Meiji Prominent Leaders and Their Perceptions of Western Science and Technology: A Brief Analysis

  • Mohamad Firdaus Mansor Majdin


While much research has been undertaken on the Meiji Ishin, nonetheless there is little attention given on what prompted the new Meiji leadership of Japan to introduce reforms in Japan and what model that they should follow. Specifically, this calls for further analysis as to how these Meiji leaders (names include Kido Takayoshi, Ito Hirobumi, Okuma Shigenobu, Okubo Toshimichi, Inoue Kaoru to name but a few), perceived the essentiality of Western science and technology and what benefits that they could bring on Japan as a nation. In doing so, this paper will discuss the views and opinions of some prominent Meiji statesmen and intellectuals about the significance of Western science and technology in Japan following the Meiji Ishin and how they implement them. The study adopts a method of content analysis by scrutinizing archival documents and scholarly works written on a few identified Meiji leaders. In short, the study shows that these prominent Meiji leaders, who had formed the backbone of the Meiji Government in various capacities, held positive views about Western science and technology and they had brilliantly navigated them for Japan’s benefit.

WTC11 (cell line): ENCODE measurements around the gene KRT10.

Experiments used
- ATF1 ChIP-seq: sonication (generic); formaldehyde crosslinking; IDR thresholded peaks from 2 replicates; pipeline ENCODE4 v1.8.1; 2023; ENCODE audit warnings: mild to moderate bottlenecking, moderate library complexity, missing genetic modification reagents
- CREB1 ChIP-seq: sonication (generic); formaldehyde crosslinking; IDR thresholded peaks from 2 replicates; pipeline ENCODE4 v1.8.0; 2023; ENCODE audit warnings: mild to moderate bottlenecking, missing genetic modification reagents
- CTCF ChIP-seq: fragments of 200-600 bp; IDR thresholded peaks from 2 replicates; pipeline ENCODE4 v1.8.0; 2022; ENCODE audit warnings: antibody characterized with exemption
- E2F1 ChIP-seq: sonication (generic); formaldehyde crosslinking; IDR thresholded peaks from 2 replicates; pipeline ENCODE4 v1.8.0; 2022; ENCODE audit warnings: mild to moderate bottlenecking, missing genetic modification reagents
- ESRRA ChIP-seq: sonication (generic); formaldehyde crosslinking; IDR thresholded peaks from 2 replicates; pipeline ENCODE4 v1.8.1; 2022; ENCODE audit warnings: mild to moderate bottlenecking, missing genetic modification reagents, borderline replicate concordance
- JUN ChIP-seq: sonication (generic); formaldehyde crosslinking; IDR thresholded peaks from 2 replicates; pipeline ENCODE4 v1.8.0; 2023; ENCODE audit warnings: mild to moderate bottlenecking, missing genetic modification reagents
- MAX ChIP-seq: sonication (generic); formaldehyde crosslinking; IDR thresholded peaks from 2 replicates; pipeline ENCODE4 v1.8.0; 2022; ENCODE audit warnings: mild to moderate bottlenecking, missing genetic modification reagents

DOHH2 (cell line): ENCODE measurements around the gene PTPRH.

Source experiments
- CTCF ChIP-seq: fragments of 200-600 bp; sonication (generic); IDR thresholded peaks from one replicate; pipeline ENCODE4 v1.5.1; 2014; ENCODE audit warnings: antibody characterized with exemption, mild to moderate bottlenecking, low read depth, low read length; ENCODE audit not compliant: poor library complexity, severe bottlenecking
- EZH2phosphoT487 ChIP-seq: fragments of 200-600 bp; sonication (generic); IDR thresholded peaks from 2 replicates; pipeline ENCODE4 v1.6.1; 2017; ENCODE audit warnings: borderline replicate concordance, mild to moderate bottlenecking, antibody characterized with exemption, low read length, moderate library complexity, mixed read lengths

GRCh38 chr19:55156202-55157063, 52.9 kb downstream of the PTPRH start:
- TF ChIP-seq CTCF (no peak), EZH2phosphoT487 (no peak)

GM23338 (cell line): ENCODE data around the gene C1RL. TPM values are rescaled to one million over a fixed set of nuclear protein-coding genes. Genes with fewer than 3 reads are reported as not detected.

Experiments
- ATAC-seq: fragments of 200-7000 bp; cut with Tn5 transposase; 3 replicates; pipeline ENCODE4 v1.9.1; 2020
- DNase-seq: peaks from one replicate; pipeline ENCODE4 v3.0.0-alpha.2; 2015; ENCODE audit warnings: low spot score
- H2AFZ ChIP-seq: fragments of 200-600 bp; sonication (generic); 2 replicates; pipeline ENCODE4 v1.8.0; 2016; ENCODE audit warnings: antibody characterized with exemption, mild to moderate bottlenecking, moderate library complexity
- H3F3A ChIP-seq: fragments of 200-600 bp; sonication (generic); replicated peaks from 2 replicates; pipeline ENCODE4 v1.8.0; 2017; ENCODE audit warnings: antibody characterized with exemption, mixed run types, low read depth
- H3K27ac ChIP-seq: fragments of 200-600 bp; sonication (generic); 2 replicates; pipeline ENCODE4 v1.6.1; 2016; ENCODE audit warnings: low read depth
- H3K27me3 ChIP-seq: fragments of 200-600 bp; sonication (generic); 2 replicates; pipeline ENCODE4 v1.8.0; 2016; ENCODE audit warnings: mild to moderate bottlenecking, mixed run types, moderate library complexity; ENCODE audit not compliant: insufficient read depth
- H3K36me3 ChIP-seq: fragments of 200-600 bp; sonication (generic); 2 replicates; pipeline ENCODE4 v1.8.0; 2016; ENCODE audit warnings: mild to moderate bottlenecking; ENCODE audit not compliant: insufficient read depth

Adams, F. O. (1875). The history of Japan. London: Henry S. King & Co. Vol. II
Adams, T. F. M. (1964). A financial history of modern Japan. Tokyo: Research Ltd.
Akagi, Roy Hidemichi. (1936). Japan's foreign relations 1542-1936: A short history. Tokyo: The Hokuseido Press.
Akita, G. (1967). Foundations of constitutional government in modern Japan 1868-1900. Massachusetts: Harvard Univ. Press.
Akita, George. (2020). Ito Hirobumi: Prime minister of Japan. Retrieved from Earl.
Alcock, R. (1863). The capital of the tycoon: A narrative of a three years' residence in Japan. London: Longman.
Beasley, W. G. (1973). The Meiji restoration. London: Oxford Univ. Press.
Beasley, W. G. (1963). The modern history of Japan. Tokyo: Charles E. Turtle.
Beasley, W. G. (1987). Japanese imperialism 1894-1945. Oxford: Clarendon Press.
Beasley, W. G. (1995). Japan encounters the barbarian: Japanese travellers in America and Europe. New Haven and London: Yale University Press.
Bendix, Reinhard. (1978). Kings or people: Power and the mandate to rule. University of Berkeley: California Press.
Bendix, Reinhard. (1977). Nation-building and citizenship. Berkeley: University of California Press.
Bennet, John W., Passin, Herbert., McKnight, Robert K. (1958). In search of identity: The Japanese overseas scholar in America and Japan. Minneapolis: The University of Minnesota Press.
Black, Cyril, B. (1967). The dynamics of modernization: A study in comparative history. New York: Harper.
Borton, Hugh. (1970). Japan’s modern century. New York: Ronald.
British Library. (2021). Chronicles of Japan of 720. Retrieved from
Britannica, T. Editors of Encyclopaedia (2021, September 22). Ōkubo Toshimichi. Encyclopedia Britannica. Retrieved from